I Know it’s Over – when all the shouting is done…for now

My brain is a wrung out dish cloth and a sodden blanket of tiredness hangs on my shoulders. The pockets of adrenaline secreted in the fractured cracks of my body have run dry. I have finished touring, at least until 14th January. Though I have much to do, radio shows to present, live shows to produce and MC, there is a guilt that this touring comedian is not touring. How lazy to wake up in your own house, without the confusion about what town you’re in, and the suspicion that the station you walk to will have the heart sinking sign, “Bus Replacement Service to Penzance”.

This will be the longest tour break for some time. 2012’s tour ran directly into 2013’s, which ran directly into 2014’s, with any possible cracks in the schedule filled with Utter Shambles shows with Josie Long and Grace Petrie. The second month of Winter is usually potent with paranoia that I won’t find two hours of new ideas. My room is carpeted with etched postcards, felt-tipped non-sequiturs, the scene of a badly organised serial killer from a B movie. It was in preview gigs in Uckfield and Eastbourne that I started to see what the next tour show would be, and it was not what I had presumed. The fear of the audience’s glare makes the mind work in a way that it won’t when just staring at blank paper alone in an office. I was lucky to start the tour at the Tobacco Factory in Bristol, I could not have wished for a more generous audience. They offered the energy I needed to feed on, oh Succubus stand up creature me, and I leapt around physically and mentally, the entertainment perhaps less in the words than in the spectacle of the possessed. Then, to Nottingham and Sheffield. I sat on the stage, watching the audience come in and eating a banana, like a street busker attempting Krapp’s Last Tape. The young grandson of Alan Sillitoeasked me to convey a message to Brian Cox about something he believed the Professor had got wrong. A man approached me to say he had been at his mother’s funeral that day, and decided that this should be how he spent the evening. It was daunting to be in such a situation, to know that someone has placed such trust in you. I hope I didn’t fail him. Somewhere over the months, most of the show was shed and replaced by another. I can barely remember the second half, and I know most of the first half went too. Whether the caterpillar of the early show became a butterfly, or just came out of the cocoon another caterpillar, I don’t know.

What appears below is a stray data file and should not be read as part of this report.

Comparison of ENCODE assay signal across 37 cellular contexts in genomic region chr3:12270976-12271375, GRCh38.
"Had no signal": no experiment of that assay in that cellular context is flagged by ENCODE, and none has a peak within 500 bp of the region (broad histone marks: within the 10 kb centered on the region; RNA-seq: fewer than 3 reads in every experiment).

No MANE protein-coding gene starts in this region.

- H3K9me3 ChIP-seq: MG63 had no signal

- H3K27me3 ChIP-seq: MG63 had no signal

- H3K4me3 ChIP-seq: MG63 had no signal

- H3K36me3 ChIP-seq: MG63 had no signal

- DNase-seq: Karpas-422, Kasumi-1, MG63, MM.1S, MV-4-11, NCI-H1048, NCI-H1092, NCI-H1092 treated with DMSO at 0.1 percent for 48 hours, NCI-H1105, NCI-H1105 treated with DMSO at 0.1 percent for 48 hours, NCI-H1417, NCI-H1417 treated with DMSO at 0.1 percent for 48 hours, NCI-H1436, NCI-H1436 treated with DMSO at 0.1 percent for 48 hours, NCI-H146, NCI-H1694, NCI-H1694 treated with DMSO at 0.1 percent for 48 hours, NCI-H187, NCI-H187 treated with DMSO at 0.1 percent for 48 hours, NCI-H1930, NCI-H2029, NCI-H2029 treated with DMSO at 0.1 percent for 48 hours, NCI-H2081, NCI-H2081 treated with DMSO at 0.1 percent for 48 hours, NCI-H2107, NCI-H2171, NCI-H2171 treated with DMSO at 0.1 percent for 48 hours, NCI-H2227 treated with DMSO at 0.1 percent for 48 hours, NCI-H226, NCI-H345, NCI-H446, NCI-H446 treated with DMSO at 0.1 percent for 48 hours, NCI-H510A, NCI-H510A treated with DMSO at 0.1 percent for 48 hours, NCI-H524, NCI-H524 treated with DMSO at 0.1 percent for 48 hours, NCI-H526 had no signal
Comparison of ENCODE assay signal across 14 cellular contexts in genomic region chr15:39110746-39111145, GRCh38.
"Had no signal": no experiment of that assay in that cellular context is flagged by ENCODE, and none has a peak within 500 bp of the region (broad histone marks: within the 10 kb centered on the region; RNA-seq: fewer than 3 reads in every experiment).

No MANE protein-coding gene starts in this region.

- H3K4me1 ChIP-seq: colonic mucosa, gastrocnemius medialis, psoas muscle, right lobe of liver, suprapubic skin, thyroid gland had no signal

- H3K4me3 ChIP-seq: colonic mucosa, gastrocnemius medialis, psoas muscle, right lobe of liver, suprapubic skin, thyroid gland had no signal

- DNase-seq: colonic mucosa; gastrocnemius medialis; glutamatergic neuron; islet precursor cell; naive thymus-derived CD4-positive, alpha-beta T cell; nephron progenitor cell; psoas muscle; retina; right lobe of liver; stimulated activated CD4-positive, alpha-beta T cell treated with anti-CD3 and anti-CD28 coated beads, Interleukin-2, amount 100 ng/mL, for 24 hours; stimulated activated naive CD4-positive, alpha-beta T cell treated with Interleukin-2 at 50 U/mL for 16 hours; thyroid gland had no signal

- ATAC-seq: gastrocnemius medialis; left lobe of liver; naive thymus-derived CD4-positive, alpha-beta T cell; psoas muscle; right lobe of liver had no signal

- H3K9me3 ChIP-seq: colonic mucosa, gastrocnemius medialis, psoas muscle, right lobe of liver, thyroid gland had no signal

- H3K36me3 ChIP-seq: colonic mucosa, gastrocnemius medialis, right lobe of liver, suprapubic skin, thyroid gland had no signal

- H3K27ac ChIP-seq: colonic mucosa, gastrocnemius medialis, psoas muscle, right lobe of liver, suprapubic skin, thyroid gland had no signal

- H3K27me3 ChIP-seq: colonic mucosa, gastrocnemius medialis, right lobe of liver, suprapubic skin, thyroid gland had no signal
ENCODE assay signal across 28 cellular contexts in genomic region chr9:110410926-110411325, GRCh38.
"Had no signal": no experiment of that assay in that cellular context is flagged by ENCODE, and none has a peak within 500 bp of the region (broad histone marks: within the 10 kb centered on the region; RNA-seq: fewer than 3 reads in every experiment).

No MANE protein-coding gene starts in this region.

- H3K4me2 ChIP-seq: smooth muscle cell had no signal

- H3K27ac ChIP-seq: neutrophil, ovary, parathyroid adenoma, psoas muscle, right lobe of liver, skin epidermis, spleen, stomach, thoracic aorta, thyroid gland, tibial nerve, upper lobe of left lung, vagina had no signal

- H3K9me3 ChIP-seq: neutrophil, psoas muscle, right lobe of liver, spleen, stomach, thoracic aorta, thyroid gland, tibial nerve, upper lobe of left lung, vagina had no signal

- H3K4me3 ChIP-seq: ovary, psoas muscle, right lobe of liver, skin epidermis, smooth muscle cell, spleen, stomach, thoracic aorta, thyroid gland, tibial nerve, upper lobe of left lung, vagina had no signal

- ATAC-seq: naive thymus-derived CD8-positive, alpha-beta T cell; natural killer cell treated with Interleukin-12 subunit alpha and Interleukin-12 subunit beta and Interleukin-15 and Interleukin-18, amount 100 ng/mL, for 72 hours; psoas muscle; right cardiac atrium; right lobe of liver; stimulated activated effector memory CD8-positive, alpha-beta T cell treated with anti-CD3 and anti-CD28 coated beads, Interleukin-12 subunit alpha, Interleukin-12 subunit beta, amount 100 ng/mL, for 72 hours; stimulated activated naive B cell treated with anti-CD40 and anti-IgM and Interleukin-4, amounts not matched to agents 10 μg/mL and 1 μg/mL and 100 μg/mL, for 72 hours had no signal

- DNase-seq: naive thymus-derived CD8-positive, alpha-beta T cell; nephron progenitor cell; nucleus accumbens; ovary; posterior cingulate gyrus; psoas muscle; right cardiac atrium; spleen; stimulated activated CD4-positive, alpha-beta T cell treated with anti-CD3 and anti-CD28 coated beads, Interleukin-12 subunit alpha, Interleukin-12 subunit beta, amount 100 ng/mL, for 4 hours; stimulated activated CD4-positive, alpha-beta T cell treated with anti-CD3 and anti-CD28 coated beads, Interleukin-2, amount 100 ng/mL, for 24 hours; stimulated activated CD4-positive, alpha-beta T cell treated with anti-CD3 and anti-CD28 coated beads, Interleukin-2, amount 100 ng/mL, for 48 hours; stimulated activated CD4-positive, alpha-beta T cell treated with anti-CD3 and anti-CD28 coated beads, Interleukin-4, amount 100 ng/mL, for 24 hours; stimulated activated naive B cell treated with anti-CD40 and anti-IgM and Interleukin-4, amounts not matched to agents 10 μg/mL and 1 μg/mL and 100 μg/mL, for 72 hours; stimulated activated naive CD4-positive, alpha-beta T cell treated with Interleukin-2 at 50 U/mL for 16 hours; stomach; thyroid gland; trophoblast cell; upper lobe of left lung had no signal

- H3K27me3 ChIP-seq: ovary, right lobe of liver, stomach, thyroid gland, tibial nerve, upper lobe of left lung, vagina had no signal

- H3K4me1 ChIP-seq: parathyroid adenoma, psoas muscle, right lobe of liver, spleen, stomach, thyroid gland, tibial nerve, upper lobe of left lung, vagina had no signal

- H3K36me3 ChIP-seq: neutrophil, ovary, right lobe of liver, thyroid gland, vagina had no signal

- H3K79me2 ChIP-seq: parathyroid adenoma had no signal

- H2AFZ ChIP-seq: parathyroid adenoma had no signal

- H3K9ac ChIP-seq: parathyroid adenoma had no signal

In July, I tried out a bunch of new ideas that were going to make my Edinburgh show. Some made it, many have been forgotten. I can’t read my notes. If they were funny, they may come into my head again. They form the munitions somewhere in my subconscious which may suddenly fly forth on a given night when the spur is there. Though I have erased most of it now, there are the last wisps of the smoke of the memory that this was quite hard tour mentally, may be it should be when it is about the brain. I think the show itself was very often the best show I have taken on tour, but there was a glumness when I wasn’t immersed in showing off on stage. Nights where, until I was in front of the audience, I really didn’t think I had a show off in me. I took Grace Petrie with me for some of the Autumn part of the tour in the hope that she would distract me from offstage, dressing room mirror staring cliches. It was the right time for me to make the Radio 4 documentary about comedians and mental health.